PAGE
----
Mental health is still something of a taboo subject; and in so many ways, so is women’s health and body issues. Yet the two are intimately connected, and equally difficult to speak about out loud and get positive reinforcement out in society. No one wants to be labelled as being a bit odd in any way, the fear of rejection or isolation is very real. For me it can manifest in anxiety about whether people like me or just put up with me and my thoughts or words. For many of the women speaking out on that social media thread its showing itself as a fear that they will be physically ‘wrong’ and outcast for that.
If one doesn’t feel good in mind, one can hardly feel well in body. Equally, feeling well in one’s body will boost the mind. These women, on the cusp of a major life change of becoming a mother, a whole new person, whether for the first time or the sixth time, deserve to feel good about themselves. They deserve to feel able to say “hey, they are my lady bits and I don’t give a rats what anyone else thinks” – or as I think the lapel pin should say “Puffy And Proud”. They deserve to be ok with the changes their bodies and minds are going through as they grow a feckin’ human being inside them. It’s not easy, you know?! The hormones ALONE create one big internal jumble and the adjustment to parenthood is challenging enough in itself. We don’t need more external mess to go along with it.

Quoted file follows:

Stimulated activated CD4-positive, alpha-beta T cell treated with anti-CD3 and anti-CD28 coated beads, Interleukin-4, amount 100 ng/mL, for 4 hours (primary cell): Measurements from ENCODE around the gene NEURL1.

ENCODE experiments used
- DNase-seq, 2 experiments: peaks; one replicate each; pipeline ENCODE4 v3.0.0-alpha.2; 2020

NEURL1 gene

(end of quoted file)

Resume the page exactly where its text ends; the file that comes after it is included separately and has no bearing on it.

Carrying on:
So how can we achieve this?
We need to talk. We need to share stories, divide the worry and make sure every mum knows they aren’t alone in their thoughts. The counterpoint to the heartache of the “puffy fanny thread”, as it shall forever be known, was the outpouring of love and solidarity from each woman commenter to all of the other women on there. The reassurance that they weren’t totally crazy to notice and worry about such things, and they most definitely weren’t alone. Even those like me who were perhaps more flippant in our responses than we respectfully should have been, our hearts were there trying to pick up our sisters and sit alongside them.
It needs more than just solidarity though. Solidarity implies acceptance and normalisation. What we actually need is to stick up for each other, until each of us can stick up for ourselves. Call out the crap that society puts out there as ‘normal’ and instead ask “what actually is normal?”
Normal is each and every one of us. It’s our scars, our stretch marks, our blemishes, our flabby bits. It’s our worries, our anxieties, our fears and our mental works-in-progress.
To the wonderful, hugely vulnerable women who are growing or have recently grown a whole perfect human being out of absolutely nothing….you are goddesses. The chorus we need to work towards being able to sing together isn’t about flabby lasagnes….it’s this:
“…all of me loves all of you; love your curves and all your edges, all your perfect imperfections…”
Your postpartum body is definitely something a bit different. It can be challenging. Just like the postpartum brain is a bit different and can be challenging. Let’s give ourselves a break on both counts.